The broadcasting committee of the National Broadcasting and Telecommunications Commission (NBTC) yesterday ordered MCOT to remove Channel 3 analog programmes from its digital TV network, saying that carrying the channel was against regulations.
This means that people with digital set-top boxes known as DVB-T2 will soon not be able use them to view Channel 3 analog programmes. Currently people can view Channel 3 analog programmes via three ways: a conventional terrestrial antenna, a satellite set-top box, and DVB-T2 boxes.
Natee Sukolrat, chairman of the broadcasting committee, said the NBTC would soon ask MCOT for its cooperation in withdrawing this analog channel from its digital TV network. It is against NBTC regulations for digital TV network operators such as MCOT to uplink content of any non-digital channels to their digital networks.
MCOT president Anake Permvongseri yesterday acknowledged that MCOT had carried Channel 3 analog programmes on its digital network, under an agreement with the channel’s operator Bangkok Entertainment Co.
Bangkok Entertainment has operated analog TV programmes under an MCOT concession contract, which will expire in 2020.
Anake said MCOT would continue to carry the analog Channel 3 as usual until it receives formal written notice from the NBTC. This means the channel will still be on the MCOT network for a few days.
Natee said that if MCOT declined to stop broadcasting the Channel 3 analog channel, the NBTC would send a warning letter to MCOT.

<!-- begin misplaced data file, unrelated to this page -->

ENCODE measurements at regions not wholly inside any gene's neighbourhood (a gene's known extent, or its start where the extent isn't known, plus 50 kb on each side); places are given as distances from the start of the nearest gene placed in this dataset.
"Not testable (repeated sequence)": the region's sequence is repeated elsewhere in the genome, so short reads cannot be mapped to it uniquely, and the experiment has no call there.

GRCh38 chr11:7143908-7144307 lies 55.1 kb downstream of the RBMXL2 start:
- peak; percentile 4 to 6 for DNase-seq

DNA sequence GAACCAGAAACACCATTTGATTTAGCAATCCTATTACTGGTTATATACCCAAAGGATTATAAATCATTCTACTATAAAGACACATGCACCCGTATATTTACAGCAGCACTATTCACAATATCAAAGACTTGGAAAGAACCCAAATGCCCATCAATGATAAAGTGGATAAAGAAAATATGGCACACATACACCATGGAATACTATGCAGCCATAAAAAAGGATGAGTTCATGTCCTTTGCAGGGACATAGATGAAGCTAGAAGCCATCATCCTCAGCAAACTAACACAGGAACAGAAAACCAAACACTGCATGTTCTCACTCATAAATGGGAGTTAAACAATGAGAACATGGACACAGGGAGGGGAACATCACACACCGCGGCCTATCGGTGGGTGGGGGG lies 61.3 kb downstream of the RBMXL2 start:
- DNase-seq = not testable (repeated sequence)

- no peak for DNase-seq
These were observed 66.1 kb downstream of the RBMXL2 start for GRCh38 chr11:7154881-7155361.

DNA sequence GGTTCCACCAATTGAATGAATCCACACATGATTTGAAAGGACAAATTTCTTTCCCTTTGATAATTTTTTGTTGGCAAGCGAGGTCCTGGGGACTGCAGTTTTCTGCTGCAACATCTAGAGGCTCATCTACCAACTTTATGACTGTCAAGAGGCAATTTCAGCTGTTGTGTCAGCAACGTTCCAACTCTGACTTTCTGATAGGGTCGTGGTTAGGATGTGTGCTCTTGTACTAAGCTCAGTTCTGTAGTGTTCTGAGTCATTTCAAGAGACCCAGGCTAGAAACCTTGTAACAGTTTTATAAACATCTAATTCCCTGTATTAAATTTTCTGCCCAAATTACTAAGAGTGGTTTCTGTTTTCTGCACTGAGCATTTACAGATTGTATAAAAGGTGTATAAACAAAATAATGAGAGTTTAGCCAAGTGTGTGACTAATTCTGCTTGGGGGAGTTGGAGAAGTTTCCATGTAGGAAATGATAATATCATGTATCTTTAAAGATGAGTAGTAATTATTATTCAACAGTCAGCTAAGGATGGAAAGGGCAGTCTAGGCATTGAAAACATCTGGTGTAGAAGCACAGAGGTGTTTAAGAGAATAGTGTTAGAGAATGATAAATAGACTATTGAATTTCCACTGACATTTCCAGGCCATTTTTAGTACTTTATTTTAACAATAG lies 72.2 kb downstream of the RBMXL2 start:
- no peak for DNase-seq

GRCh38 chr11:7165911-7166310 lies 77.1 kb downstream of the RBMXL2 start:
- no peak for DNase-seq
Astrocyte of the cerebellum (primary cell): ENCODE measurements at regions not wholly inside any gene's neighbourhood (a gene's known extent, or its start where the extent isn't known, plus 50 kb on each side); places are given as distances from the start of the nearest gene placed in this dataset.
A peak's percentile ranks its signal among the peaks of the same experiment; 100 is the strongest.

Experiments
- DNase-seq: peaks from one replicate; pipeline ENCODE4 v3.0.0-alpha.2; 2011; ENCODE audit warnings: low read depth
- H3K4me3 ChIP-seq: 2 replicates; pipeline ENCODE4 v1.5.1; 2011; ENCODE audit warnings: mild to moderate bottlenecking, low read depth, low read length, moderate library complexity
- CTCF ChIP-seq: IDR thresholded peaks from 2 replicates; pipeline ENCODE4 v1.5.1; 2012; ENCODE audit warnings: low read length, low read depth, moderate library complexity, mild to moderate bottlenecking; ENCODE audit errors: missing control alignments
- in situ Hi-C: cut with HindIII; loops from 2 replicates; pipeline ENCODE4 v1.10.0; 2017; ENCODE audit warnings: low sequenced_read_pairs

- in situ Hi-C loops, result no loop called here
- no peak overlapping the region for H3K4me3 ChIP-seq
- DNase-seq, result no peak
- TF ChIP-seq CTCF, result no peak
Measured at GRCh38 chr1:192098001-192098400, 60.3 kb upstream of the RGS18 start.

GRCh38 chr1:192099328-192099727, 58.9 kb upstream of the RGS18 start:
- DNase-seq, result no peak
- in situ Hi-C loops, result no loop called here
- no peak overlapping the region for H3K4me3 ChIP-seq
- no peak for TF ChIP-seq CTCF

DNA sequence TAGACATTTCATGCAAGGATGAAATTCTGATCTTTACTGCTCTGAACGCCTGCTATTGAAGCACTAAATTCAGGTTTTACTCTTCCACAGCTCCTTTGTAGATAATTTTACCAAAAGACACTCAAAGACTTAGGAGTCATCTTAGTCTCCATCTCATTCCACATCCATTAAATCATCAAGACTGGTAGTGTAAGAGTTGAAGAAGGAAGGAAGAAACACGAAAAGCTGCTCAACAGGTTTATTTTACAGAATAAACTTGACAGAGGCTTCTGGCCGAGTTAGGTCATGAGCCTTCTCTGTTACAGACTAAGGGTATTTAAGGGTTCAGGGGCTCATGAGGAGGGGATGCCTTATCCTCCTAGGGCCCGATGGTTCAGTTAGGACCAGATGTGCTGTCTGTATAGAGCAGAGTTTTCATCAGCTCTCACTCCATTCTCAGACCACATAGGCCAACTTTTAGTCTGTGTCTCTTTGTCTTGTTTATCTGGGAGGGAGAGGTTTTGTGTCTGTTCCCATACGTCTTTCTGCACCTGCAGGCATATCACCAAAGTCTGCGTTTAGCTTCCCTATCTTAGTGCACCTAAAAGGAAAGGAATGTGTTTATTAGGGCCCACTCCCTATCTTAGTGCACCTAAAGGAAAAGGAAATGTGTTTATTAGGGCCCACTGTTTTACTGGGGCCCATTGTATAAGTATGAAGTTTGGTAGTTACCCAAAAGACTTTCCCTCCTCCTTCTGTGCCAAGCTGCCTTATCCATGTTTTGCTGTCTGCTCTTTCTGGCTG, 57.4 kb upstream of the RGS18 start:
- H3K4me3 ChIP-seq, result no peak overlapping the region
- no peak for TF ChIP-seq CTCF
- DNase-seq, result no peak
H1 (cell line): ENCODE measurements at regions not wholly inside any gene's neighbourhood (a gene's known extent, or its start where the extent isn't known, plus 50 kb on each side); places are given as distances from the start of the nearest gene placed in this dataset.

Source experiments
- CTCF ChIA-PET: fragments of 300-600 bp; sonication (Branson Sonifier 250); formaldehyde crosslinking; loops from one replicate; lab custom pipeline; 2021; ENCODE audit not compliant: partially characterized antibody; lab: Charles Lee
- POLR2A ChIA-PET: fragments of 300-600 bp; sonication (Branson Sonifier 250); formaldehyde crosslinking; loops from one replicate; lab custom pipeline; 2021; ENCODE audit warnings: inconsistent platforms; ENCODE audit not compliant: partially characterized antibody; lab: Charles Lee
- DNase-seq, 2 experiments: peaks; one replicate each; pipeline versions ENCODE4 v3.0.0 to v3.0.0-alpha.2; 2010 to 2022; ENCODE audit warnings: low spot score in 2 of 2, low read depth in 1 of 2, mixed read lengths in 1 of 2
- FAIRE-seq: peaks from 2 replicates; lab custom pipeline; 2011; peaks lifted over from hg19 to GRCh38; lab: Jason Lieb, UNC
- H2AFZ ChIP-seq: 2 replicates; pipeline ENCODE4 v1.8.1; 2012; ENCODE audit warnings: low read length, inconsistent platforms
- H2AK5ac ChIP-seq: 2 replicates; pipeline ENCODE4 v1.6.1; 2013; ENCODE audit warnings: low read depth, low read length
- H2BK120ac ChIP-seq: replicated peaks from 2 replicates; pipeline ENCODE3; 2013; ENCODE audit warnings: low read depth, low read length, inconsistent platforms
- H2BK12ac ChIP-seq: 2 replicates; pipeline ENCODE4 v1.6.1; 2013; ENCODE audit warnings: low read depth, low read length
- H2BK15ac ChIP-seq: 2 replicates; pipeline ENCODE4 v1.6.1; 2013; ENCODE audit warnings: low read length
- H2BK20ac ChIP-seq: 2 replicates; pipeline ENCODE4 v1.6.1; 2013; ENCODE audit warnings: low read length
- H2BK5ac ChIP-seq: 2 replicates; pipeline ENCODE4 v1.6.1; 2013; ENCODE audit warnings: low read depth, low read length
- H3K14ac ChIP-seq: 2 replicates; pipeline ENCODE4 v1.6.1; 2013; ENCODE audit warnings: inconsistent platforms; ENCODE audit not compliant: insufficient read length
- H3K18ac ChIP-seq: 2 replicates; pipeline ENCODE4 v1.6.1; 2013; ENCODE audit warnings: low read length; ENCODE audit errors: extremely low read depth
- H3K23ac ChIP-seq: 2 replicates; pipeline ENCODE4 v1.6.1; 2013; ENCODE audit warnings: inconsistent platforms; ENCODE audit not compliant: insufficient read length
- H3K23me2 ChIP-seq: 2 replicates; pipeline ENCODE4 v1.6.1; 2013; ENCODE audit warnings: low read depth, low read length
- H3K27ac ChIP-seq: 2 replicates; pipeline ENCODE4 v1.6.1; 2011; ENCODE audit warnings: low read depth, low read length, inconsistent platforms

Since the 24 commercial digital TV licences officially came into effect on Friday, the NBTC found that Channel 3 analog programmes were also being aired via the MCOT network. This enabled all the users of DVB-T2 boxes to watch Channel 3 analog.
Channel 3 has hired Thai PBS to broadcast its three digital TV channels on the TPBS network.
The NBTC is consulting its legal department on which date should mark the official launch of all 24 digital commercial channels. That will be the date the satellite TV operators have to stop carrying analog programmes on their networks, except when such programmes are run on a simulcast basis.
Channel 3 is the only TV operator declining to simulcast its analog TV programmes. It recently announced its decision to run analog programmes together with the three digital programmes.
Yesterday the NBTC broadcasting committee also approved a proposal of MCOT to simulcast its analog channel on its high-definition channel.
However, Anake said MCOT had considered asking the NBTC to withdraw this approved simulcast plan, as it wants to air both analog and digital channels at the same time to test the response from targeted viewers.